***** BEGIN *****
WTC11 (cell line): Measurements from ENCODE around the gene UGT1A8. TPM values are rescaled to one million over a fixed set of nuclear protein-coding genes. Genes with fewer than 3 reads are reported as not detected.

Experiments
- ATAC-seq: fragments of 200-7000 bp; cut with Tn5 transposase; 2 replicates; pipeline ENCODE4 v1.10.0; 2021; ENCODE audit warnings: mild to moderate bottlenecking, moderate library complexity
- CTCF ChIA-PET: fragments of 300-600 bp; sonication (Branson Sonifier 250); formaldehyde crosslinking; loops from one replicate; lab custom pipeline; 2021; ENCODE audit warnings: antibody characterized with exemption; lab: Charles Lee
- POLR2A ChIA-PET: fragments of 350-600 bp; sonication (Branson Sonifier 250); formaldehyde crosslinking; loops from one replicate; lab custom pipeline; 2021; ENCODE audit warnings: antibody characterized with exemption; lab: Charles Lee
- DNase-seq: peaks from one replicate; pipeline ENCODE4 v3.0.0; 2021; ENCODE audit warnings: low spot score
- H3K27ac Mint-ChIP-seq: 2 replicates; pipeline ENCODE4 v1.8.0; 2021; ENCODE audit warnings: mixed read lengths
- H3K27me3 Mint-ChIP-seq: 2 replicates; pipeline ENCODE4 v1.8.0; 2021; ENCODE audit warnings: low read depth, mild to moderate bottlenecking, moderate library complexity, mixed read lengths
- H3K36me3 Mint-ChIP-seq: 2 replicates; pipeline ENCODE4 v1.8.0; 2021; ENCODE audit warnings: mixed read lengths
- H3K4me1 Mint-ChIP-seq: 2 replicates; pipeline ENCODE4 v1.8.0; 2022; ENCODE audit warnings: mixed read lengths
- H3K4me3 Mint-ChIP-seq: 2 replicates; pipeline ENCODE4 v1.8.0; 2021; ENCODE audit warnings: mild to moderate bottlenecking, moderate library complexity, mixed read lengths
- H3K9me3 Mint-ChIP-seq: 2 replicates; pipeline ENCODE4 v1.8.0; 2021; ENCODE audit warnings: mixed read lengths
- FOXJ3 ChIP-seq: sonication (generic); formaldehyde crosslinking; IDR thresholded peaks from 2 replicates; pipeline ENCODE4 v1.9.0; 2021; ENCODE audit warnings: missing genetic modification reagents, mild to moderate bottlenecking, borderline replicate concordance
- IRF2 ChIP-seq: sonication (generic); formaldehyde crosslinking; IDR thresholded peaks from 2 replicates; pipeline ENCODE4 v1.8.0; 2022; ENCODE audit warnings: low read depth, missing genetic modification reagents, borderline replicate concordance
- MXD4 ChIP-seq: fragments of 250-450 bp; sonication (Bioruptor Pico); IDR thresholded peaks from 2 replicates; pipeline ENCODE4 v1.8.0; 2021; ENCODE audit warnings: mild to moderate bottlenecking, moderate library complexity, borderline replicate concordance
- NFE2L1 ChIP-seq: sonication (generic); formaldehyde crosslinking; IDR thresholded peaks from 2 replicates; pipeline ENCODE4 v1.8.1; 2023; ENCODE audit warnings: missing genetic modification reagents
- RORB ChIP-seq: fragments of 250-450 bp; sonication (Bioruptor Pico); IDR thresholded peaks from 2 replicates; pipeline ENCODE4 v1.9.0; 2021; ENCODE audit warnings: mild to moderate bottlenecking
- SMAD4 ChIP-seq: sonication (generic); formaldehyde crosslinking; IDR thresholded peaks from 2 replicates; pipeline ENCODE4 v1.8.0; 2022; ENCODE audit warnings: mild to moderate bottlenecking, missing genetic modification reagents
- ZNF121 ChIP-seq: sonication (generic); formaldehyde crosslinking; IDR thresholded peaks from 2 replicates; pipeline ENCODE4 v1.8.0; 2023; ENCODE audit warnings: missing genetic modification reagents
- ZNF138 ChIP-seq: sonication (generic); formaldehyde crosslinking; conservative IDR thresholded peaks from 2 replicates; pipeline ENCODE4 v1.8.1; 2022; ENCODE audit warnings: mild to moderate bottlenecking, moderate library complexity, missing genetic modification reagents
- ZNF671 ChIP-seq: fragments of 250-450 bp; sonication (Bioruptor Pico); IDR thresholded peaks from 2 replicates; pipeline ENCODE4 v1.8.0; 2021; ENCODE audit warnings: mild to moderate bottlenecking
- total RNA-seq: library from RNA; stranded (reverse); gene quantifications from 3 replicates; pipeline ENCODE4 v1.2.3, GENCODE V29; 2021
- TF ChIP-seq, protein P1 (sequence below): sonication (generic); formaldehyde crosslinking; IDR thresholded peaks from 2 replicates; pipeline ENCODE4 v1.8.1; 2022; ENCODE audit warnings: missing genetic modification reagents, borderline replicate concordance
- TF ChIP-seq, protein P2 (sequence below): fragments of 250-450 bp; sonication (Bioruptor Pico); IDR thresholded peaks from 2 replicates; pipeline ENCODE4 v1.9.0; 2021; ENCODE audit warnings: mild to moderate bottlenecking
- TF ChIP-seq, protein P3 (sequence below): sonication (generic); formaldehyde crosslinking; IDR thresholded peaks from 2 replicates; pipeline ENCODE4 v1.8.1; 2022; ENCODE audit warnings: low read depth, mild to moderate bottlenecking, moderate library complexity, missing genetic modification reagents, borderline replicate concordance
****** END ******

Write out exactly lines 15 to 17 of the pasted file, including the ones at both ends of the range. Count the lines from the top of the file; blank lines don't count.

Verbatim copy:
- MXD4 ChIP-seq: fragments of 250-450 bp; sonication (Bioruptor Pico); IDR thresholded peaks from 2 replicates; pipeline ENCODE4 v1.8.0; 2021; ENCODE audit warnings: mild to moderate bottlenecking, moderate library complexity, borderline replicate concordance
- NFE2L1 ChIP-seq: sonication (generic); formaldehyde crosslinking; IDR thresholded peaks from 2 replicates; pipeline ENCODE4 v1.8.1; 2023; ENCODE audit warnings: missing genetic modification reagents
- RORB ChIP-seq: fragments of 250-450 bp; sonication (Bioruptor Pico); IDR thresholded peaks from 2 replicates; pipeline ENCODE4 v1.9.0; 2021; ENCODE audit warnings: mild to moderate bottlenecking